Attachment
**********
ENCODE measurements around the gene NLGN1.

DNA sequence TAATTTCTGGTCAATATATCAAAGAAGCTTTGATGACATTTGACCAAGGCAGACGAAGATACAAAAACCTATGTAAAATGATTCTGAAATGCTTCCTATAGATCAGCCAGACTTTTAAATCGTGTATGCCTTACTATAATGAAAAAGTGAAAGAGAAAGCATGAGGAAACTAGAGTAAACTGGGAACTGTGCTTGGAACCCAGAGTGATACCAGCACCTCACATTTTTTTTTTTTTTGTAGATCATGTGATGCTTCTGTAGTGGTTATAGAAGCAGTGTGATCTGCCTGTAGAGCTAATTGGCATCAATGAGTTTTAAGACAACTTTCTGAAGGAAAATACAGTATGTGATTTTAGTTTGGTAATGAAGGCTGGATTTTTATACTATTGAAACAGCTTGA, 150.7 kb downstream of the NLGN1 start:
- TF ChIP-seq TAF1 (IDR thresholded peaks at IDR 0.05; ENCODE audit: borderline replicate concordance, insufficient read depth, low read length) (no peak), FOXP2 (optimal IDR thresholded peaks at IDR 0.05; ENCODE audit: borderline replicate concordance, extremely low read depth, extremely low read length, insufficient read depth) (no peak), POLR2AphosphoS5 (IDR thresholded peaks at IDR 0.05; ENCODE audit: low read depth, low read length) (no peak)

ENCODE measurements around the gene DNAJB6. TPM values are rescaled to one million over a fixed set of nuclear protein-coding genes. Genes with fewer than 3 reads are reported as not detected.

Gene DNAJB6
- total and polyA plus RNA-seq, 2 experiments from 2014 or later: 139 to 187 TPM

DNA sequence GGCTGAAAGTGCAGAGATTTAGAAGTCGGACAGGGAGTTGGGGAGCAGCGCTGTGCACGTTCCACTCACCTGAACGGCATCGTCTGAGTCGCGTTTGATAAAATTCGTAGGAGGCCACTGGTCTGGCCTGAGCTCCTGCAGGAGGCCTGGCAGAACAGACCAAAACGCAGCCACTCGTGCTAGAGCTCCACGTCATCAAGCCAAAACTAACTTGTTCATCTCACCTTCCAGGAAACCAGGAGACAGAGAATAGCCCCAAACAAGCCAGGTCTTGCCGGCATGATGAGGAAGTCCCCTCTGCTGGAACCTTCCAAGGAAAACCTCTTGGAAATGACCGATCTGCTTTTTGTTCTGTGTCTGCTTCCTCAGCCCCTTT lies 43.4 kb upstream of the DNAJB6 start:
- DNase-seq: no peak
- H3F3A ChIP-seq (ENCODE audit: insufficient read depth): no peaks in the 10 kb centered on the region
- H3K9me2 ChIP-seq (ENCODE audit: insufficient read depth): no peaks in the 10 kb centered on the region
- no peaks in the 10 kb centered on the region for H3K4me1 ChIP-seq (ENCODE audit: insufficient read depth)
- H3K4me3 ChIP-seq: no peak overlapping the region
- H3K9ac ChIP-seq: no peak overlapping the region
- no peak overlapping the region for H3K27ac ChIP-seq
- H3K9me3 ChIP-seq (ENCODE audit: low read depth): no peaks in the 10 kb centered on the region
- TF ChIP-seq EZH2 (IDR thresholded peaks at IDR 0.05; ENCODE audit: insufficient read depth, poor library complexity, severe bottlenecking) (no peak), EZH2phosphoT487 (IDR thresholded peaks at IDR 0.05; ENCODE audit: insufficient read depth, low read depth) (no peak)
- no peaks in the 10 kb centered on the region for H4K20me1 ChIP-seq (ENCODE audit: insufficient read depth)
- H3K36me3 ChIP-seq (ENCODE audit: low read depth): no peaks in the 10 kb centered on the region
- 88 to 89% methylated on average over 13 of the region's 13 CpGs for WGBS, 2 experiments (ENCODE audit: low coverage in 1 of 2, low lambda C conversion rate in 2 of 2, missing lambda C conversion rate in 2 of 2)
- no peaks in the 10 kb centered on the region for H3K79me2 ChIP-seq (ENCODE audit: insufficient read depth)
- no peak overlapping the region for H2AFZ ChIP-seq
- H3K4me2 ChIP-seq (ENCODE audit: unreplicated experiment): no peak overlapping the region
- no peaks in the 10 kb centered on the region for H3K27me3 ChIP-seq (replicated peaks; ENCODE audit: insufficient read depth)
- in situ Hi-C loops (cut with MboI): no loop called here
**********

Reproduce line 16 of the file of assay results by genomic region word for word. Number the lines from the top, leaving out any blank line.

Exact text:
- TF ChIP-seq EZH2 (IDR thresholded peaks at IDR 0.05; ENCODE audit: insufficient read depth, poor library complexity, severe bottlenecking) (no peak), EZH2phosphoT487 (IDR thresholded peaks at IDR 0.05; ENCODE audit: insufficient read depth, low read depth) (no peak)